When the World Anti-Doping Agency was established on November 10, 1999 it was seen as an innovative effort by the International Olympic Committee to further heightened the battle being waged within the IOC jurisdiction against those who were prepared to cheat to be successful.
WADA caught on better than most expected. While initially funded exclusively by the IOC, the impact of such a vital organization was such that around the world, nations bought into the fight against drugs and pledged annual fees.
Under Canadian Dick Pound, WADA quickly became the world’s strongest pillar in the war against doping in sports.
The effects have been far-reaching, outside of the boundary of the IOC. A case in point is professional boxing.
In late 2008, American Floyd Mayweather, considered widely as the best fighter in the world pound-for-pound, was challenged by another boxing sensation, Manny Pacquiao of the Philippines. Mayweather, the flamboyant but dynamic athlete/showman did not surprise the sports world when he agreed to meet Pacquiao. But there shock when he insisted on submitting to random drug testing conducted by the United States Anti-Doping Agency.
This was probably a deflating moment for Pacquiao but a huge blow thrown on behalf of the world anti-doping battle. With his demand, Mayweather proved beyond any doubt that he had a “Clean Sports” focus. The many instances of cheating that have been uncovered by WADA, the USADA and other bodies trying to discourage doping in sports have indicated clearly that the suspicion of chronic cheating in sports is justified.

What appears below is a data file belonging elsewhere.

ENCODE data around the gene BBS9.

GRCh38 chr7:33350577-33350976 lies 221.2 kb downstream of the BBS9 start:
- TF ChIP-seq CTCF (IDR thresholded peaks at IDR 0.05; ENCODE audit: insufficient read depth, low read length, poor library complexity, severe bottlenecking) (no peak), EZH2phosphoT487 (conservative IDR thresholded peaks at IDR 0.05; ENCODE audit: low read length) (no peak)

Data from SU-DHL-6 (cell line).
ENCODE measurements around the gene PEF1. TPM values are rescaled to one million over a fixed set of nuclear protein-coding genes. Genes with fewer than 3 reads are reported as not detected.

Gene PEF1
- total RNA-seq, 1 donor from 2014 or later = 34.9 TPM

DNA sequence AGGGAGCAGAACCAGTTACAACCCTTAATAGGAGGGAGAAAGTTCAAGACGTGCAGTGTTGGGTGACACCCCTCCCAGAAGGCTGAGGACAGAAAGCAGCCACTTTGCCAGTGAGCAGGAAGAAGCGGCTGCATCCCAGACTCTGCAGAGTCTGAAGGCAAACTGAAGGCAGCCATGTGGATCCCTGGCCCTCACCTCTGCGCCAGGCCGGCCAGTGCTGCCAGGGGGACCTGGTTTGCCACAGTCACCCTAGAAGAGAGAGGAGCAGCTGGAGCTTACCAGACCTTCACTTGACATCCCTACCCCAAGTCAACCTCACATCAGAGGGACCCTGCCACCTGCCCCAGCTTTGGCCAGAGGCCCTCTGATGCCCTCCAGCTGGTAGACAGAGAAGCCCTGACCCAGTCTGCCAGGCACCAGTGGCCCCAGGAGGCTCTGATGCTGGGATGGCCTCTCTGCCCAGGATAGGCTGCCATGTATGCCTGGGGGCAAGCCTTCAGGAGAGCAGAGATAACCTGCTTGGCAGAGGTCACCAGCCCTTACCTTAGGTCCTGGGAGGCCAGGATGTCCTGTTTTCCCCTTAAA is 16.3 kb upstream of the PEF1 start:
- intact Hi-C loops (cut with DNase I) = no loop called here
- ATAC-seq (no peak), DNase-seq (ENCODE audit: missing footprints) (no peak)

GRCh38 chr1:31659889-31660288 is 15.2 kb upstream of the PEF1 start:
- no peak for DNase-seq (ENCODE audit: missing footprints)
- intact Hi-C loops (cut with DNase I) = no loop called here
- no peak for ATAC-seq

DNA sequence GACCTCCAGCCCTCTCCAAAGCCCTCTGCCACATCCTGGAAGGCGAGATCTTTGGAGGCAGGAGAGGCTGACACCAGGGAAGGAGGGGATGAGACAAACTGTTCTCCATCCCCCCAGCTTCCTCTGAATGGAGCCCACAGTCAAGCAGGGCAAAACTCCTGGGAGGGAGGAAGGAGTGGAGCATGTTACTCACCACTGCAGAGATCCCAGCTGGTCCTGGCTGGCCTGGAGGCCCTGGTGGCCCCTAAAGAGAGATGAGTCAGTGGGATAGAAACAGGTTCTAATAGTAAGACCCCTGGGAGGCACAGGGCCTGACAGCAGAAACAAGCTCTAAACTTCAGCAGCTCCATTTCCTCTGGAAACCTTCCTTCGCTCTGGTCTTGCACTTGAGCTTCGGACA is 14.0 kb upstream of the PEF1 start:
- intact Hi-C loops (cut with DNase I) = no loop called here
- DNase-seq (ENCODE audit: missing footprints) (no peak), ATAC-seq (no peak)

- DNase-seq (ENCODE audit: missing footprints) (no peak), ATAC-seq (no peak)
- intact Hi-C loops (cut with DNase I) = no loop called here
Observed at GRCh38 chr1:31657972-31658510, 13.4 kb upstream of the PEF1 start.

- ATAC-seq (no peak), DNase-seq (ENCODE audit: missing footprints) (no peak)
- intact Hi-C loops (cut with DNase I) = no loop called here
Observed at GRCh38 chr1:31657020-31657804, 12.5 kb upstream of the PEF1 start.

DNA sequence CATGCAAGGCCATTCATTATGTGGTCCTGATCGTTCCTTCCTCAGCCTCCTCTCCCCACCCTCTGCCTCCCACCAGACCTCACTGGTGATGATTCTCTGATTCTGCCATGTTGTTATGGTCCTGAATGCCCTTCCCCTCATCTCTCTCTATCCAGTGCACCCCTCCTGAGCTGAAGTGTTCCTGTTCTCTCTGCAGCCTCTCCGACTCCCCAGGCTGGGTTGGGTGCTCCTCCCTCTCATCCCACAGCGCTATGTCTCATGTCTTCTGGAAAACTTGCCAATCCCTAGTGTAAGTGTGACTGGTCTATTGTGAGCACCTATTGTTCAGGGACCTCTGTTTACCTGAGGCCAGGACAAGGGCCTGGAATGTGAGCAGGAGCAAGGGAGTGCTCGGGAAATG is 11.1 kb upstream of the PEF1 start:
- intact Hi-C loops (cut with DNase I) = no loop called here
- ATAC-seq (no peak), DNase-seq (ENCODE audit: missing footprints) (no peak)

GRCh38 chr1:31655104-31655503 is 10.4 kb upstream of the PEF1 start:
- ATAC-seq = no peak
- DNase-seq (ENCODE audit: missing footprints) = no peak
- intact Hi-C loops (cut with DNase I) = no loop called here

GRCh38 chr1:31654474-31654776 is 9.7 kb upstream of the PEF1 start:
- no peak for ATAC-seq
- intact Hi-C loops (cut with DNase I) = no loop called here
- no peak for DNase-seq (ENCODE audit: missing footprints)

Interestingly enough, Pacquiao has given a number of reasons thought to be lame ones, for not wanting to submit to random Olympic-style testing. Reportedly he has talked of a fear of needles, and being weakened by having blood taken close to a fight.
He’s afraid of needles?
Is he afraid of getting a tattoo?
How weak can one get from giving up a bit of blood for testing?
There are millions of boxing fans and others around the world who want to see the fight no matter whether there is random drug testing or not. The “Clean Sports” advocates though are cheering Mayweather for his wholesome position.
They might never fight and in that case we’ll never know who was better.
No doubt though, people will always wonder about Pacquiao. On the other hand, (although some grudgingly) many others will respect Mayweather for the stand he took.
The WADA message has thus reached across into the bedrock of professional sports.